PARIS — Satellite fleet operator Telesat expects to order a replacement for its Telstar 12 satellite this year but otherwise has no plans to expand its fleet or to seek a strategic transaction along the lines of the one its shareholders considered in 2011, Telesat Chief Executive Daniel S. Goldberg said.
The Ottawa, Canada-based company, which in lieu of selling itself distributed a large cash dividend to its two investors and made a hefty cash payment to Telesat management and selected employees, said its immediate focus is on the launch of two spacecraft in 2012.
Both satellites will result in immediate revenue sources for Telesat as both have customers already lined up.
Nimiq 6, scheduled for launch in the coming weeks, has been fully leased to Bell TV for direct-broadcast television services. Anik G1, scheduled for launch in late 2012, has been partly leased to Canada’s Shaw Direct for television broadcasts. This satellite’s X-band payload has been leased to Europe’s Astrium Services, whose Paradigm Secure Communications division will be selling the bandwidth to military and government customers.
In an April 27 conference call with investors and a filing with the U.S. Securities and Exchange Commission (SEC), Telesat said its revenue for the first three months of 2012 was down 3 percent, to 196.3 million Canadian dollars ($196.5 million) compared with the same period a year ago despite new satellite-broadband revenue in Canada and a sharp increase in revenue from customers in Latin America and the Caribbean.
The decrease was mainly due to the effects of a long-scheduled satellite bandwidth rate decrease granted to a large Telesat broadcast customer in North America, which occurred in the second half of 2011.
Countering this revenue loss was an 11.2 percent increase in Telesat revenue from enterprise customers. The company has purchased the Canadian Ka-band transponders on the ViaSat-1 broadband satellite, which entered service in January. Barrett Xplore Inc. has purchased ViaSat-1’s Canadian capacity for the full 15-year life of the satellite. Telesat’s enterprise revenue, which includes the ViaSat-1 business, rose to 89.5 million Canadian dollars in the first three months of 2012.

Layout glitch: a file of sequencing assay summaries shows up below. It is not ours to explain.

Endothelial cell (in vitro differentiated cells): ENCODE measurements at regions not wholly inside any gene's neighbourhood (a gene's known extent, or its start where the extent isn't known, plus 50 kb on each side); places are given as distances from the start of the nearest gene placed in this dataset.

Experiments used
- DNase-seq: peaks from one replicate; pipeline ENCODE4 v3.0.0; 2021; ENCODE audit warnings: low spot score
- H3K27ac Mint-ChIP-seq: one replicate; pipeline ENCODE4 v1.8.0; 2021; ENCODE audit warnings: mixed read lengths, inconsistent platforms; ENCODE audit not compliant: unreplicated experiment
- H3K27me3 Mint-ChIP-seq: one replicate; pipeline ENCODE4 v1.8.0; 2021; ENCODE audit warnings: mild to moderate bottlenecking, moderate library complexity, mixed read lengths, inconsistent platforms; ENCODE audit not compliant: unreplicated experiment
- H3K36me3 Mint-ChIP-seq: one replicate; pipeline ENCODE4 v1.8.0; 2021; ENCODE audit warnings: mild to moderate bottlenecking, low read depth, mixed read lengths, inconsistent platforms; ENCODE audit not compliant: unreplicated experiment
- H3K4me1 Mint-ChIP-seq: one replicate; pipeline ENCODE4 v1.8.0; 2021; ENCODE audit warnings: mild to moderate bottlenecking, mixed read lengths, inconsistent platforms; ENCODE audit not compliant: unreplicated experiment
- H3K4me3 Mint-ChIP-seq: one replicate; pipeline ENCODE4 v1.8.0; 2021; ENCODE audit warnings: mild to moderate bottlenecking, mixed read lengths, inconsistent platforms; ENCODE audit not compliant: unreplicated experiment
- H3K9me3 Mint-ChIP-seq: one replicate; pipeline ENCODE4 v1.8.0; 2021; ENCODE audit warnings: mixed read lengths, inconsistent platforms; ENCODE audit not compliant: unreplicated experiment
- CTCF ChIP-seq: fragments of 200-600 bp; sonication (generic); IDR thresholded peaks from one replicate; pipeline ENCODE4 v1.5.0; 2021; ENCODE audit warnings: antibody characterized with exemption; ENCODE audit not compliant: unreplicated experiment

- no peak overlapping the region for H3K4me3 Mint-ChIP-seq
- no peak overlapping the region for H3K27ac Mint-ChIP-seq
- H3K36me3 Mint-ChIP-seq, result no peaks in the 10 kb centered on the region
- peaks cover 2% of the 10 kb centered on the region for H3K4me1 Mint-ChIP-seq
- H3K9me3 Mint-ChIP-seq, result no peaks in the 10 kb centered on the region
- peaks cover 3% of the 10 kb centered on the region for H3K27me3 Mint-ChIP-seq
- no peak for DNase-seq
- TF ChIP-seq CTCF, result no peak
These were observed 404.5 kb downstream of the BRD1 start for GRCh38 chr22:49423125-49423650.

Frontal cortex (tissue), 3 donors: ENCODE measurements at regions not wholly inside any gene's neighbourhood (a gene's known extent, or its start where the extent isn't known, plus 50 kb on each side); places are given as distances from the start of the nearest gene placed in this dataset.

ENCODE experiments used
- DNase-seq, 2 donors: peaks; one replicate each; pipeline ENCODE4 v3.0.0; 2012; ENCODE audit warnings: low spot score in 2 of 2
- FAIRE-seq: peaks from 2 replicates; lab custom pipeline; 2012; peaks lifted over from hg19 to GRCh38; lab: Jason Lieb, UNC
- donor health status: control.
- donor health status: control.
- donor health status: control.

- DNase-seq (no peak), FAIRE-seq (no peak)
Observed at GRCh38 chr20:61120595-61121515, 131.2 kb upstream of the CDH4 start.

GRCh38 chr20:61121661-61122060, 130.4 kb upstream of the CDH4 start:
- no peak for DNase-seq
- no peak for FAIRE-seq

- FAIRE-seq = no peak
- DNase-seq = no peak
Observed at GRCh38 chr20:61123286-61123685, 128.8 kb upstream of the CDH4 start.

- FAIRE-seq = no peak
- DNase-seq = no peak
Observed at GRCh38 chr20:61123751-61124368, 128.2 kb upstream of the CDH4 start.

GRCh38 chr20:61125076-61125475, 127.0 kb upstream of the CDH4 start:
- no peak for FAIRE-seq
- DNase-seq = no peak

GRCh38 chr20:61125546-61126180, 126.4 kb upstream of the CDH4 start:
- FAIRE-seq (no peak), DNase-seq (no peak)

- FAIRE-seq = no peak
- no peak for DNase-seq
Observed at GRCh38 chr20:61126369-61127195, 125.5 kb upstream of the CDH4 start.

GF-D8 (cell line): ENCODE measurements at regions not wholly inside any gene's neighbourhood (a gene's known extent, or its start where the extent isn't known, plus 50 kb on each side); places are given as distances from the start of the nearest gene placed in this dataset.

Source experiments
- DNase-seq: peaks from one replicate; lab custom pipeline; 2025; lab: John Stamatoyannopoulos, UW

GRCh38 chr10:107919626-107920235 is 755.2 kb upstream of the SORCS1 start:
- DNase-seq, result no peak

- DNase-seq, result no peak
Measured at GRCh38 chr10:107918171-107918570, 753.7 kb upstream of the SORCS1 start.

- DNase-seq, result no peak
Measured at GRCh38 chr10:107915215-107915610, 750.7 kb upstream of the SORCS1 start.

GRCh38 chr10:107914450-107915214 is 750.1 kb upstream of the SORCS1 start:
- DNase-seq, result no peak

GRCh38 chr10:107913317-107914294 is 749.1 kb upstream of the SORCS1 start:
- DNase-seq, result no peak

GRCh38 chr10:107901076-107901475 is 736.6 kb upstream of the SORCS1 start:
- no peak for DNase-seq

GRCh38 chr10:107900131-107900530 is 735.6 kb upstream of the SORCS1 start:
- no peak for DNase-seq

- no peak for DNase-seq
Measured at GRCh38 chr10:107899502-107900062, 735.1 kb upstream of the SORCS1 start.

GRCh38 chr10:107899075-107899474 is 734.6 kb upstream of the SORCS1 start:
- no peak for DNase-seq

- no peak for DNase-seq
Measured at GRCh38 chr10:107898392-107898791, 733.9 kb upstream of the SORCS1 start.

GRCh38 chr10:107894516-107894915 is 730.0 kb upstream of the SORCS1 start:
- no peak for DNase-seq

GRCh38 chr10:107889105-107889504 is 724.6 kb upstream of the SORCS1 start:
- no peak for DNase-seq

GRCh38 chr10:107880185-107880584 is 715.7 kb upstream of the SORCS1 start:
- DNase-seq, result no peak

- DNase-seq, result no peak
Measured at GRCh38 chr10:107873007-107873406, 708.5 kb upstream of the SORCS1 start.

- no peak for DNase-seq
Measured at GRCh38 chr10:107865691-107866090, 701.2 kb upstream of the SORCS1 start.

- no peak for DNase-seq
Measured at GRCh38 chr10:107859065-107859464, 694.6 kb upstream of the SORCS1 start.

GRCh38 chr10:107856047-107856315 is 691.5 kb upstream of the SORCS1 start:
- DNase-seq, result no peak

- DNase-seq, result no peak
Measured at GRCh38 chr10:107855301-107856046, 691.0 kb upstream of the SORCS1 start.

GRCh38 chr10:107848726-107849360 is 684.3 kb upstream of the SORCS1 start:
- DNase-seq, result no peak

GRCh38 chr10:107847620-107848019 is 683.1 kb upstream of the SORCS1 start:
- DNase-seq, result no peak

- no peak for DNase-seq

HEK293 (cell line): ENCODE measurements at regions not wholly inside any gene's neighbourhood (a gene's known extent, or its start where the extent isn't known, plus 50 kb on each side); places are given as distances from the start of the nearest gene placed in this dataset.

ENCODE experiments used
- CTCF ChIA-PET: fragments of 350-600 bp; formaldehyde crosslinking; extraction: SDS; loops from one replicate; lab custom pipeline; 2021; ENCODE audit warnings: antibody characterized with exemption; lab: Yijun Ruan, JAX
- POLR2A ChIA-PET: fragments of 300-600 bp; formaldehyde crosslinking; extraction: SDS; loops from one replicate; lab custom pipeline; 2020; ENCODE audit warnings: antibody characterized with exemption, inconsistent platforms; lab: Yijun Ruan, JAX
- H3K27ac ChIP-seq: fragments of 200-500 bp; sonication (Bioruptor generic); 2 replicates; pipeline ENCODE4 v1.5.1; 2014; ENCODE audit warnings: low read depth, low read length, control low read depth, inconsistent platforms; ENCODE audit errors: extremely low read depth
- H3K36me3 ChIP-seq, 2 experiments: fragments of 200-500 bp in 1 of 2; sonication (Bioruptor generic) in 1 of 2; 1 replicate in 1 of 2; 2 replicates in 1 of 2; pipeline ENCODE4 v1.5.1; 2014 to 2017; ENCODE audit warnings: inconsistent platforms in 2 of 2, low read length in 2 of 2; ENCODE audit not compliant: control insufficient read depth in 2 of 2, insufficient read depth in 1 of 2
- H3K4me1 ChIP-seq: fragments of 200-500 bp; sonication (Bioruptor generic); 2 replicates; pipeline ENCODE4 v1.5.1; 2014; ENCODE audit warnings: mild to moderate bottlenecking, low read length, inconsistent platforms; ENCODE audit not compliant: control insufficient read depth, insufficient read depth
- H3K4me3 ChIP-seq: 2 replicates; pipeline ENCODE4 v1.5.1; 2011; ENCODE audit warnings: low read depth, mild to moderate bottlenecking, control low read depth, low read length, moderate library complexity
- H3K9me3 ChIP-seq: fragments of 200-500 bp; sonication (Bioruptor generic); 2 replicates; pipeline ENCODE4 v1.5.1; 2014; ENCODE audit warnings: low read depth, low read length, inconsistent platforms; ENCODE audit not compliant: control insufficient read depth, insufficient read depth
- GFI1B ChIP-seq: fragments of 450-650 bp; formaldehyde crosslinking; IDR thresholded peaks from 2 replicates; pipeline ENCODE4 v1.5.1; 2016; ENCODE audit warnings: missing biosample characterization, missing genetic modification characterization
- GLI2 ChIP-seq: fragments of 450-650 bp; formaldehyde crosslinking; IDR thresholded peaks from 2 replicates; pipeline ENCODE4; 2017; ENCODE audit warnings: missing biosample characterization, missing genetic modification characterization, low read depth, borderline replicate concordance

Broadcast revenue from Latin America and the Caribbean jumped 36 percent, to 16.1 million Canadian dollars, during the period, outperforming Telesat’s other geographic regions. U.S. broadcast revenue rose 4.2 percent, to 64.8 million Canadian dollars, while Canadian revenue dropped by 12.6 percent, to 92.2 million Canadian dollars.
Broadcast revenue from Europe, the Middle East and Africa rose by 1 percent, to 19.1 million Canadian dollars, while broadcast business in Asia and Australia fell 7 percent, to 4.1 million Canadian dollars.
Telesat said that as of March 31, capacity on its North American fleet was 91 percent filled; its international fleet was 80 percent filled.
Telesat’s satellite consultancy reported a 29 percent drop in revenue, to 6.4 million Canadian dollars. For the three months ending March 31, Telesat’s EBITDA, or earnings before interest, taxes, depreciation and amortization, was unchanged at about 78 percent of revenue. Backlog stood at 5.5 billion Canadian dollars.
Telesat is owned by Canadian pension fund PSP Investments and Loral Space and Communications of New York. The two owners had sought to auction Telesat but were dissatisfied with the bids, deciding instead to award themselves a special dividend of 656 million Canadian dollars.
To finance this payment, and as part of a broader debt refinancing package, Telesat in late March entered into a new credit agreement valued at about $2.55 billion.
The company’s board also agreed to award Telesat’s management, and selected employees, a special payment of 48.6 million Canadian dollars in connection with the special dividend paid the two principal shareholders.
Coinciding with these transactions, Telesat redeemed 146 million Canadian dollars in principal and interest on preferred stock owned by an affiliate of PSP Investments. A PSP affiliate subsequently lent Telesat 146 million Canadian dollars in the form of a promissory note that will pay 9.75 percent annual interest for the first two years, at which time half of it will be repaid. The remaining half will pay an annual interest rate of at least 11 percent for two years before being repaid.
Goldberg said Telesat’s two owners, which have held their equity stakes for about four and a half years, deserved a dividend at this point in their tenure. Asked during the conference call whether a new strategic transaction — meaning the company’s sale or merger — was likely, he said the two owners have stated their belief in Telesat’s long-term growth potential and proved that faith by abandoning the auction.